Automotive mechanics make mechanical repairs and carry out scheduled maintenance on cars, trucks and other motor vehicles using a variety of testing equipment and tools. This process customarily involves the use of computerized diagnostic equipment, such as infrared engine analyzers, spark plug testers and compression guages. An even greater variety of tools is used to complete the work, including pneumatic wrenches, lathes and grinding machines, jacks and hoists, and electronic service equipment. Besides repairing damaged and defective vehicles, mechanics also conduct routine and scheduled maintenance: balancing and rotating tires, replacing filters, performing oil changes, lubrications and tune-ups, and installing parts such as mufflers, shock absorbers, exhaust pipes, radiators and springs. These repairs and maintenance must be completed to exacting safety standards.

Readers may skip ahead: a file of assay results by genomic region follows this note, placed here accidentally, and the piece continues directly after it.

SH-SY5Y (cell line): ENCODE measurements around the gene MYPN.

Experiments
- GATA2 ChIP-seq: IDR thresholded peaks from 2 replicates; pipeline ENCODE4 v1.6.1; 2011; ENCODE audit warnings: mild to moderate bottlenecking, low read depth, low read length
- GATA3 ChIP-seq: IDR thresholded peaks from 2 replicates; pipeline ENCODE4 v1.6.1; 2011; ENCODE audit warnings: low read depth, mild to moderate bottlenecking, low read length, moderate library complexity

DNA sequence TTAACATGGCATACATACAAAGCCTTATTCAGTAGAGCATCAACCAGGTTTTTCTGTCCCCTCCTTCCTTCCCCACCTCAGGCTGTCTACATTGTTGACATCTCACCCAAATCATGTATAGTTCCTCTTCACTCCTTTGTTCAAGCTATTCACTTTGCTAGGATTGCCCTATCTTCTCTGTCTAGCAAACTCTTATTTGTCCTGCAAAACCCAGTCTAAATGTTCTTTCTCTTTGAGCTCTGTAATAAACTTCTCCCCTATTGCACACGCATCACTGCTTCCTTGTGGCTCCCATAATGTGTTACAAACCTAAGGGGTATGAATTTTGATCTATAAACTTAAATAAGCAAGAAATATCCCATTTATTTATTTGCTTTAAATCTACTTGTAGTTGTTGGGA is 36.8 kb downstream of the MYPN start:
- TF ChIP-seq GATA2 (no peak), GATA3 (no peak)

With all of the complex repair and maintenance machinery used and the new technology built into modern automotive components, knowledge of electronics is increasingly desirable in a mechanic. In fact, the new developments in engines, transmissions and suspension systems, and the increased use of electronic components are changing the mechanic’s job into that of a technician, with more emphasis on vehicle diagnosis.
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